by Daniel Hathaway
Belgian guitarist Raphaella Smits will be making her fourth visit to Cleveland for this year’s Classical Guitar Weekend to play a solo recital in Mixon Hall at the Cleveland Institute of Music on Saturday, May 25 at 4:30 and to conduct a master class on Thursday, May 23 at 2:00 pm. A frequent visitor to our shores, Smits has made some 95 solo and educational appearances in the US during her distinguished career, which includes having been the first woman to win Spain’s prestigious Certamen Internacional de Guitarra Francisco Tarrega Competition.
We reached Raphaella Smits via Skype video conference at her home outside Antwerp. Of course I have to ask her first if she admires Rubens’s paintings.
Raphaella Smits: Yes of course. They are everywhere. We are living about ten minutes outside town and we’re lucky to have a really huge, beautiful garden. It’s spring and all the leaves and flowers are out.
Daniel Hathaway: I’ve been reading about how you got started on the guitar, but it would be fun for you to tell us that again in your own words! What first attracted you to the instrument?
RS: Why not! In the beginning I wasn’t attracted to it at all because I didn’t even know it existed. But I grew up with a lot of culture. My father was a sculptor who played the violin in an excellent way, but not professionally. My mother was a piano player but not professionally. My brother and I went to a school where you got lots of arts and music besides the other subjects, so when my music teacher said at a certain moment that I had to start on an instrument, I asked for the cello but I was too small. He said, why don’t you play the viola da gamba? In those days it was not an instrument that was very common. You couldn’t go to the shop and buy one. Time went by and the instrument didn’t arrive yet, so my mother said, “She sings so lovely why don’t we give her a guitar so she can play along?”
My teacher was not a guitarist so he went to a concert in town and came back and said, “I know how you do it. You put a big phone book under your foot, you hold the guitar on your left leg and put your left hand here, and that’s how you play the guitar!” After four months he told my parents, “You have to send her to a guitar teacher,” but he told them, “it doesn’t really matter; she’ll become a guitar player anyway”. So that’s how I started, and then it went very very fast from one day to the other.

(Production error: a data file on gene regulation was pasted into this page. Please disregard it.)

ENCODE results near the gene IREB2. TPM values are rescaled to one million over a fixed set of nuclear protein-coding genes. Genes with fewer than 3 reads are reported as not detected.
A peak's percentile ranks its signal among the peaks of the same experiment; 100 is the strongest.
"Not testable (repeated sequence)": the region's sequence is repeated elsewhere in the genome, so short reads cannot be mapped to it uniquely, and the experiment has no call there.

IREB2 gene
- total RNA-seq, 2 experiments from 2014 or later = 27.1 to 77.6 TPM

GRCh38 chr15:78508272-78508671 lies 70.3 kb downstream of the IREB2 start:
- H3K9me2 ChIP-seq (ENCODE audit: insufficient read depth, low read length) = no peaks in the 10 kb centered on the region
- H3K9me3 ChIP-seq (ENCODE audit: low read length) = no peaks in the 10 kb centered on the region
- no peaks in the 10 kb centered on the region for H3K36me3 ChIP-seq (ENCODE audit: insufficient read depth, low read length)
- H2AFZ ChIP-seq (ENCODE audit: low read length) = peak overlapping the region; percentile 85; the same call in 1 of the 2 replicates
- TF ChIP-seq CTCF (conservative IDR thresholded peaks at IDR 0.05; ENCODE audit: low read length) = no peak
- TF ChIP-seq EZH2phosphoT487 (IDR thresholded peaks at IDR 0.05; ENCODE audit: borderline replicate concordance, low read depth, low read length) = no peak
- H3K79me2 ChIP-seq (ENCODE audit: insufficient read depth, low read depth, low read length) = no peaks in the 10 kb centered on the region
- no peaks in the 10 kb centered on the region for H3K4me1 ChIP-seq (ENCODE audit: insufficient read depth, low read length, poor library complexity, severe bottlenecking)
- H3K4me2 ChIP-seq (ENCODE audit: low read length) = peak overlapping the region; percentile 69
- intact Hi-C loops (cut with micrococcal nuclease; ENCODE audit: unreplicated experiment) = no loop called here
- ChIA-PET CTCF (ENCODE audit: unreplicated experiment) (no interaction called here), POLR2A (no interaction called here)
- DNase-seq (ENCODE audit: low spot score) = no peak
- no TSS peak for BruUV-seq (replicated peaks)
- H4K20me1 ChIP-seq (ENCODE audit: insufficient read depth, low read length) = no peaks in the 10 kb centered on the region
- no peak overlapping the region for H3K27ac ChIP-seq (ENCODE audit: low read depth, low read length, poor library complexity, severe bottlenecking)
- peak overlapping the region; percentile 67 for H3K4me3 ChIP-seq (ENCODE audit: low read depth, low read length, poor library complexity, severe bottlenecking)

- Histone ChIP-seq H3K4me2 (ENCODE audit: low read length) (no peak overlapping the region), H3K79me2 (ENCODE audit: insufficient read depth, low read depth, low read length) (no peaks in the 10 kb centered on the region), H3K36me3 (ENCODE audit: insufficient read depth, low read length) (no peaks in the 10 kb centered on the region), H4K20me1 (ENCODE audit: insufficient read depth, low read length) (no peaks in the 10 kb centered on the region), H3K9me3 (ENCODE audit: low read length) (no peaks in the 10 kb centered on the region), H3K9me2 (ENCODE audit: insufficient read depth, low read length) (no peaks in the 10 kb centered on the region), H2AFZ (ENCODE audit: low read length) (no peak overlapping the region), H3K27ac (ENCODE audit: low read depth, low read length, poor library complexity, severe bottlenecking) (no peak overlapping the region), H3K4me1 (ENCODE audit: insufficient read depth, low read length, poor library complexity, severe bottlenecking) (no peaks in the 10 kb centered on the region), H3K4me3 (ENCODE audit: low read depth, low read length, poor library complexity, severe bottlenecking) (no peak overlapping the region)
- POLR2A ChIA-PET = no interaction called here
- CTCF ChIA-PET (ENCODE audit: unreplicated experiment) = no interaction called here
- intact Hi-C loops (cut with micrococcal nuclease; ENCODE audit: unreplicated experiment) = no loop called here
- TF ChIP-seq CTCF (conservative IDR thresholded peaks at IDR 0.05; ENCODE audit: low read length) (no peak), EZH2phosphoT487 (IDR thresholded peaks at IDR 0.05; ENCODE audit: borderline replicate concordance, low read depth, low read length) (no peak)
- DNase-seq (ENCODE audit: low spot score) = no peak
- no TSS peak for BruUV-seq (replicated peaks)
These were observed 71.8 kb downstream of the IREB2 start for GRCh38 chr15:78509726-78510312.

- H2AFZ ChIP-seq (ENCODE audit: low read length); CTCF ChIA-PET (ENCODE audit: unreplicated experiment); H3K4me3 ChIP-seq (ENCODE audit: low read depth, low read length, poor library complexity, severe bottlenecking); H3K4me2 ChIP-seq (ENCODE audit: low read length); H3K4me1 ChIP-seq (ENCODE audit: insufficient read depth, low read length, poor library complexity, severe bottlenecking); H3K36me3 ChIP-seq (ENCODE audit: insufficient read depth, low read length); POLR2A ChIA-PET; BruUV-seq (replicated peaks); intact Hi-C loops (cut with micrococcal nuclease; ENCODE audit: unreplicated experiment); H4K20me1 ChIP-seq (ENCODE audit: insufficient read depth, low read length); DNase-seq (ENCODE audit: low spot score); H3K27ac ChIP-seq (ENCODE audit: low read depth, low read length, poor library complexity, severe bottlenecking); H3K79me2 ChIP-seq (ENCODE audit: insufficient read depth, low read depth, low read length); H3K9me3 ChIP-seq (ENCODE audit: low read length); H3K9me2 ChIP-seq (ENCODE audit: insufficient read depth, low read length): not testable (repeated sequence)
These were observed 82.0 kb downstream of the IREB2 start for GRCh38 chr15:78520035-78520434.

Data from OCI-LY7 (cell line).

DH: How popular is the guitar in the Low Countries?
RS: The classical guitar is the second most popular instrument. We have waiting lists for guitar teachers for children and my class at the institute in Leuven is absolutely packed. I’ve been teaching in that school for 27 years and I always have to refuse students.
DH: And you never made it back to study the gamba.
RS: No, I never even started. I really love the sound of the guitar. I sang in the choir of the opera and later on I was a freelance singer and sang in professional choirs, but in the end I just play the guitar.
DH: It’s an excellent guitar weekend that Armin Kelly organizes in Cleveland.
RS: It is, and I hear that Mixon Hall is exceptional.
DH: Your recital program is quite interesting — and serious! You have elegies on each side of the two large Bach pieces.
RS: It’s true. The first piece is Fernando Sor’s Élégiaque. It’s an elegy to one of his studens who died in childbirth. He was much moved by that. It’s one of his last works and it’s very much like Beethoven, very deep and very romantic. What I like especially about it is the middle section with fragments of church music. I played it a few days ago in Holland and time after time people were in tears.
The second piece is the Bach Violin Partita No. 2 with the famous Chaconne. Sometimes it’s played alone but I must say the whole piece is really moving. In the second half, I start with a Suite by Bach that most guitarists know. I take the original cello version and adapt it for my eight-string guitar. Then the finale is two big works by Mertz, the Elegie and Le Romantique, Grande Fantasie. So two big works by Bach and beginning and ending with beautiful Romantic works.
DH: What do you have to do to make a violin or cello piece work on the guitar?
RS: You can never imitate the violin or cello, of course, because the sound has such different qualities. But it has to end up sounding like it was written for the guitar.
DH: It promises to be a fascinating program and you have a very interesting guitar to play it on.
RS: You informed yourself!
DH: Armin told me to ask you about it.
RS: It’s a very exceptional guitar from 1830 restored by Bernhard Kresse eight or nine years ago. I’ve had it for quite some time.
DH: How many guitars do you have in your closet?
RS: It’s a nice collection, but I’ll only be bringing the one to Cleveland.
DH: You’ll also be teaching a master class. What advice do you find yourself giving to students time after time?
RS: There is never a master class where I don’t have to repeat myself to tell them they have to learn to listen more carefully. To make beautiful music is to learn the language of music, which has changed little by little from the Renaissance to today. Now the technique of understanding the music is different but the meaning of music is the same. It’s all about the communication and the understanding.
Published on ClevelandClassical.com May 21, 2013
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